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The main contribution of [Understanding the difficulty of training deep feedforward neural networks](http://jmlr.org/proceedings/papers/v9/glorot10a/glorot10a.pdf) by Glorot et al. is a **normalized weight initialization** $$W \sim U \left [  \frac{\sqrt{6}}{\sqrt{n_j + n_{j+1}}}, \frac{\sqrt{6}}{\sqrt{n_j + n_{j+1}}} \right ]$$ where $n_j \in \mathbb{N}^+$ is the number of neurons in the layer $j$. Showing some ways **how to debug neural networks** might be another reason to read the paper. The paper analyzed standard multilayer perceptrons (MLPs) on a artificial dataset of $32 \text{px} \times 32 \text{px}$ images with either one or two of the 3 shapes: triangle, parallelogram and ellipse. The MLPs varied in the activation function which was used (either sigmoid, tanh or softsign). However, no regularization was used and many minibatch epochs were learned. It might be that batch normalization / dropout might change the influence of initialization very much. Questions that remain open for me: * [How is weight initialization done today?](https://www.reddit.com/r/MLQuestions/comments/4jsge9) * Figure 4: Why is this plot not simply completely dependent on the data? * Is softsign still used? Why not? * If the only advantage of softsign is that is has the plateau later, why doesn't anybody use $\frac{1}{1+e^{0.1 \cdot x}}$ or something similar instead of the standard sigmoid activation function?
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This combines the ideas of recurrent attention to perform object detection in an image \cite{1406.6247} for multiple objects \cite{1412.7755} with semantic segmentation \cite{1505.04366}. Segmenting subregions is to avoid a global resolution bias (the object would take up the majority of pixels) and to allow multiple scales of objects to be segmented. Here is a video that demos the method described in the paper: https://youtu.be/BMVDhTjEfBU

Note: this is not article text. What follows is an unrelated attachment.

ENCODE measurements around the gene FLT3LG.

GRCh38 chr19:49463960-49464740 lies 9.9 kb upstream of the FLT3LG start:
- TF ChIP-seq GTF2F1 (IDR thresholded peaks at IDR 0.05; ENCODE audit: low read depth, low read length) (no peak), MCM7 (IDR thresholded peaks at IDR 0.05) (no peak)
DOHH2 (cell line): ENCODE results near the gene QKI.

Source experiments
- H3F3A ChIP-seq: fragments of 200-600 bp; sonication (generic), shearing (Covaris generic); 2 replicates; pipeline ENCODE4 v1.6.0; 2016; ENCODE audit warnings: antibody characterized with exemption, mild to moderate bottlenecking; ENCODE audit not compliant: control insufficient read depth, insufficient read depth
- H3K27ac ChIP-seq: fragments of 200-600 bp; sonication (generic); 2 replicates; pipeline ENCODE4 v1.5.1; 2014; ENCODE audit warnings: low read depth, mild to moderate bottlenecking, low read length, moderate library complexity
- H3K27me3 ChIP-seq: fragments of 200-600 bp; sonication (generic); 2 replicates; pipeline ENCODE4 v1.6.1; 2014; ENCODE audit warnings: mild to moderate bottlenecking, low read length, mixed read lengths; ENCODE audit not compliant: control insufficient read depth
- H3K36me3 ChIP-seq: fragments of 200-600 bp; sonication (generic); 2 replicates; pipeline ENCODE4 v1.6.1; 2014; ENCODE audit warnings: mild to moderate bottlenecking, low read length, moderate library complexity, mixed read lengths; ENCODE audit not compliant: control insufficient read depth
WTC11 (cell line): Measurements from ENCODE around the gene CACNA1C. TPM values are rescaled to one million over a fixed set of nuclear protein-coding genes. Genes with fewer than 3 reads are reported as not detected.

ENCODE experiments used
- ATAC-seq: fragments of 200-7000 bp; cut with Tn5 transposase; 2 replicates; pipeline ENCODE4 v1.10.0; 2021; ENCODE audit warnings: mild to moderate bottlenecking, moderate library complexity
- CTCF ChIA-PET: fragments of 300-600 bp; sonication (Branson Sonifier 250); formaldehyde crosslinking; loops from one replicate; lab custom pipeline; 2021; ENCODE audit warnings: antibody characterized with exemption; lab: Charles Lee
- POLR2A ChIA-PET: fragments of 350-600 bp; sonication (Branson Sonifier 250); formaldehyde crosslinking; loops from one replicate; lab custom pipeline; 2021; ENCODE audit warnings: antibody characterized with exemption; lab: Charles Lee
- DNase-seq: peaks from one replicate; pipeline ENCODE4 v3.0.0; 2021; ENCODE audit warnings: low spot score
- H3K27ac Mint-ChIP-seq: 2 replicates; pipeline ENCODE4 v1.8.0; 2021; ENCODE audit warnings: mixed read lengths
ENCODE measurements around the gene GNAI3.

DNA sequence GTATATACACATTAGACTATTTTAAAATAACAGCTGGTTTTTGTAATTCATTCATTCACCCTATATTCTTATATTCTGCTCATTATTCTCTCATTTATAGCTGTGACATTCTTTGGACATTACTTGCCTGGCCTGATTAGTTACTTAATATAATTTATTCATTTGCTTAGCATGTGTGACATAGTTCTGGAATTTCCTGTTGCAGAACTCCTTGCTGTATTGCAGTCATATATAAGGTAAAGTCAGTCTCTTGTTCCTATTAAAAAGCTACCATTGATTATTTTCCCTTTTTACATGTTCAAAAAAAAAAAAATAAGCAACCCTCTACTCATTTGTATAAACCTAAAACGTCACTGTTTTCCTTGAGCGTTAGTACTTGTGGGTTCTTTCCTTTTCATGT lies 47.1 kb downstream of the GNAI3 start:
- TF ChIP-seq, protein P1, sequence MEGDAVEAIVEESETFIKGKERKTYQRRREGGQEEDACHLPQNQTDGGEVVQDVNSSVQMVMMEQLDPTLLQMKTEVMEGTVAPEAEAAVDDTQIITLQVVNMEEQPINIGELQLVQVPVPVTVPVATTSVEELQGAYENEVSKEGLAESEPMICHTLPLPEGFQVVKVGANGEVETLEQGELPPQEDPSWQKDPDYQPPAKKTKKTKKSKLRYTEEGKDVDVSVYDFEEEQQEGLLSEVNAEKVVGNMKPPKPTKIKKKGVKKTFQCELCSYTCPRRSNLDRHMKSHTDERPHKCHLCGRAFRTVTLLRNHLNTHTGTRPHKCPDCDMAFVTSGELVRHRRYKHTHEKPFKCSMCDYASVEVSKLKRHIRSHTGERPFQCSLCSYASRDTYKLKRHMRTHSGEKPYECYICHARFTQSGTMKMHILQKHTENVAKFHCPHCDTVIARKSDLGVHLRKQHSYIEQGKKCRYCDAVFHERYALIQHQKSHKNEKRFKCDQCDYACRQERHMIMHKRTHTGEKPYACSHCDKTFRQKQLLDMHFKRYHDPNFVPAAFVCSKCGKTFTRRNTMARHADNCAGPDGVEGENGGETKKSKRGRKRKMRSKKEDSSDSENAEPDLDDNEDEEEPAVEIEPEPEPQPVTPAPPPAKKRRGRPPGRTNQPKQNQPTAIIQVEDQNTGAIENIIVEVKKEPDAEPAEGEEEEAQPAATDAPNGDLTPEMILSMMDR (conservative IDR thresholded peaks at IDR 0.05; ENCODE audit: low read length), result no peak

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Problem  Video prediction with human objects Contribution  Instead of the common approach of predicting directly in pixelspace, use explicit knowledge of human motion space to predict the future of the video. Approach  1. VAE to model the possible future movements of humans in the pose space 2. Conditional GAN  use pose information for to predict video in pixel space. https://image.ibb.co/b1omVF/The_pose_knows.png 
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**Object detection** is the task of drawing one bounding box around each instance of the type of object one wants to detect. Typically, image classification is done before object detection. With neural networks, the usual procedure for object detection is to train a classification network, replace the last layer with a regression layer which essentially predicts pixelwise if the object is there or not. An bounding box inference algorithm is added at last to make a consistent prediction (see [Deep Neural Networks for Object Detection](http://papers.nips.cc/paper/5207deepneuralnetworksforobjectdetection.pdf)). The paper introduces RPNs (Region Proposal Networks). They are endtoend trained to generate region proposals.They simoultaneously regress region bounds and bjectness scores at each location on a regular grid. RPNs are one type of fully convolutional networks. They take an image of any size as input and output a set of rectangular object proposals, each with an objectness score. ## See also * [RCNN](http://www.shortscience.org/paper?bibtexKey=conf/iccv/Girshick15#joecohen) * [Fast RCNN](http://www.shortscience.org/paper?bibtexKey=conf/iccv/Girshick15#joecohen) * [Faster RCNN](http://www.shortscience.org/paper?bibtexKey=conf/nips/RenHGS15#martinthoma) * [Mask RCNN](http://www.shortscience.org/paper?bibtexKey=journals/corr/HeGDG17)